Applying veneer to wood can be a tricky project if you're not sure how to do it. Even if you have a vague idea of how to apply it, there is always the chance that something will go wrong. The first step in applying veneer to wood is to make sure that you have all the proper tools for the job.
Things You'll Need
- Peel and stick veneer
- Scrap piece of wood (about a foot long and six inches wide)
- Box cutter (for cutting veneer)
- Kraft paper or brown paper grocery bag
Begin by sanding the surface to which you wish to apply the veneer. Start by using a paper of medium grit, then follow up with fine grit sandpaper. You can use an electric sander if you have one, or you can sand by hand, as both methods are equally as effective. Clean off the sawdust with the cloth and make sure it's free of debris.
Apply the shellac to the wood, using the paintbrush. Open the can of shellac, dip the paintbrush in the shellac, and wipe excess shellac off of the brush, using the side of the can. Apply the shellac to the wood in short, even strokes. Make sure that it goes n smoothly and does not leave any bubbles or pieces of the paintbrush on the wood. Allow the shellac to dry before applying the veneer to the wood.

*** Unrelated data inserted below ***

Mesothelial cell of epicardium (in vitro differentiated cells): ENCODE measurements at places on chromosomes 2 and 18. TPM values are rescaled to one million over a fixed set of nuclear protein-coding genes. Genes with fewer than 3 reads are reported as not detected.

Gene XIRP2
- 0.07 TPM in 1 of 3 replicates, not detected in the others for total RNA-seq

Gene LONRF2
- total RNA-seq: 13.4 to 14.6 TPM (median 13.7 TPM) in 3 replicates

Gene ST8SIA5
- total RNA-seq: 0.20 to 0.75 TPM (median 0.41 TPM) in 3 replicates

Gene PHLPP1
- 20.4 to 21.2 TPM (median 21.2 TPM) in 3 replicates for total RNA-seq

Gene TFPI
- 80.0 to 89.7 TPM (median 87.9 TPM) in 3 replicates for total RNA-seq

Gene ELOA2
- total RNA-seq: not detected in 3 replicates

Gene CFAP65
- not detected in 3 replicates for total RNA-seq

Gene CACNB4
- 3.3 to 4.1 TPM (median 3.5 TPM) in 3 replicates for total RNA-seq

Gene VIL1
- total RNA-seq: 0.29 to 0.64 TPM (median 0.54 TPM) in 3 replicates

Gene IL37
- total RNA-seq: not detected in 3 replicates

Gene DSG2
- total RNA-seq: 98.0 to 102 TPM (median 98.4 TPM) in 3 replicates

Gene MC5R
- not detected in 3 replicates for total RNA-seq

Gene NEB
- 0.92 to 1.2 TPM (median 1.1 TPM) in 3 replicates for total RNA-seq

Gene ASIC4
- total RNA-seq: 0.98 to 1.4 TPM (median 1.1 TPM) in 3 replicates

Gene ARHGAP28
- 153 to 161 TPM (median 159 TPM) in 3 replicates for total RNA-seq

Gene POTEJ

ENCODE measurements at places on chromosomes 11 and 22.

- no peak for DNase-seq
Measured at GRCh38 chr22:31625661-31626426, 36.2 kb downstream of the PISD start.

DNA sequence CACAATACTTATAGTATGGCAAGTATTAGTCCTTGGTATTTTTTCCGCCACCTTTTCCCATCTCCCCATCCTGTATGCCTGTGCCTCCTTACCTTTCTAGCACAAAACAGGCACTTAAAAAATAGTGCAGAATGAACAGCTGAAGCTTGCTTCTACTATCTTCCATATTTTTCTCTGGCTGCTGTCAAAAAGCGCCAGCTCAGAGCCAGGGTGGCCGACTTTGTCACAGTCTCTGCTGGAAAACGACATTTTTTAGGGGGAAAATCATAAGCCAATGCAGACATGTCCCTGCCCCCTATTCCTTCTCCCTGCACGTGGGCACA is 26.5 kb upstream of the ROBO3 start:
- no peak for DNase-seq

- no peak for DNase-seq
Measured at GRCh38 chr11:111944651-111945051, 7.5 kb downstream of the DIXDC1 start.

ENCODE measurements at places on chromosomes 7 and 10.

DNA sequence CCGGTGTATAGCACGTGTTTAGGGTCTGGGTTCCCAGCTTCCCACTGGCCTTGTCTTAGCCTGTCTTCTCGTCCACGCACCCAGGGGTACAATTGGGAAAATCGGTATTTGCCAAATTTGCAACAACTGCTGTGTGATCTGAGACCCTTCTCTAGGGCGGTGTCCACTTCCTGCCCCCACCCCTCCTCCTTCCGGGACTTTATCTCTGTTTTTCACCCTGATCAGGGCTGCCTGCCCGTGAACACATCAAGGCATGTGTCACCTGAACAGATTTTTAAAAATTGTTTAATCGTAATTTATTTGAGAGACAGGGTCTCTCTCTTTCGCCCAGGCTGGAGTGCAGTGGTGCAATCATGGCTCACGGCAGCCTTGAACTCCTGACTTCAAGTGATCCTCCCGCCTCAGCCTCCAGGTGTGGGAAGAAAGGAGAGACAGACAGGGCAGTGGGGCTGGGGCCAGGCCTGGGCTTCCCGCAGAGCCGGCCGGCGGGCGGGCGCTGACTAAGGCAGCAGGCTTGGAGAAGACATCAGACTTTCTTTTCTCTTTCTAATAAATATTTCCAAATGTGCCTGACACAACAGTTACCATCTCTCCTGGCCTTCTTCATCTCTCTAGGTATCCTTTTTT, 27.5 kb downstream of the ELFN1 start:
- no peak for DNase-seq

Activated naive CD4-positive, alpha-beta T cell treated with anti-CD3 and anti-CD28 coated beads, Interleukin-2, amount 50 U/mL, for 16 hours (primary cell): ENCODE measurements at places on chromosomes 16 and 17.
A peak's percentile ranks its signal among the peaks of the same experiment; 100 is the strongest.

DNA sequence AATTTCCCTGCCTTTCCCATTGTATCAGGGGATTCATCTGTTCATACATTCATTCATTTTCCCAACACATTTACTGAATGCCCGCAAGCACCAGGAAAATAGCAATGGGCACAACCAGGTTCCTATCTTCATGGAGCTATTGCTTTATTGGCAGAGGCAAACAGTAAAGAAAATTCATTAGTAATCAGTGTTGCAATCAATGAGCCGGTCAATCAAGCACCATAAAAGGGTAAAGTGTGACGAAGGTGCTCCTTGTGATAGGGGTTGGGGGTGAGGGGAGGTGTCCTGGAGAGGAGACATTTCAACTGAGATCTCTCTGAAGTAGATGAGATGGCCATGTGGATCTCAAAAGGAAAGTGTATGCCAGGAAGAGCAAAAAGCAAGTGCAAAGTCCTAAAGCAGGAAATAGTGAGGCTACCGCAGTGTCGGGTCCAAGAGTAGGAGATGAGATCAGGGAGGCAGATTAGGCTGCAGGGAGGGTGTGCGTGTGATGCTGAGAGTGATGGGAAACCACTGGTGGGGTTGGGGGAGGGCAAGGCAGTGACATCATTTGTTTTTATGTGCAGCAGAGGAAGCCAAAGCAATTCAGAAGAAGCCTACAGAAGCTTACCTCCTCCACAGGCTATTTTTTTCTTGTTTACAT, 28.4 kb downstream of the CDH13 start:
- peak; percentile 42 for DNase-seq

Place the veneer over the area of wood that you want to cover. Use a pencil to mark the area where you need to trim the veneer. Be sure to cut it a little bit bigger than the area you are covering. This allows you a margin of error. Once you have determined where you will trim the veneer, use the box cutter to trim off the excess pieces.
Pay attention to the veneer once it's been cut. You may have jagged or sharp edges protruding from the places where you trimmed away the excess veneer. If this happens, use sandpaper with fine grit and gently sand the sharp edges down so they are no longer sticking out or sharp.
Peel away the paper covering the adhesive portion of the veneer. Place the veneer on the area you wish to cover. Instead of patting the veneer down at the top corner, begin putting pressure on the center of the veneer and press outward. This will keep air bubbles from becoming trapped. Use the scrap piece of wood like a squeegee and beginning at the center, "squeegee" the veneer outward. Use a flashlight to check for bubbles that may have been left in the veneer when you applied it.
If bubbles appear in the veneer, set your iron on low and place a piece of Kraft paper or a paper grocery bag over the veneer and gently iron out any remaining bubbles. Make sure that you do not let the iron rest on any one place too long because it can damage the veneer. Instead, keep moving the iron around the surface.
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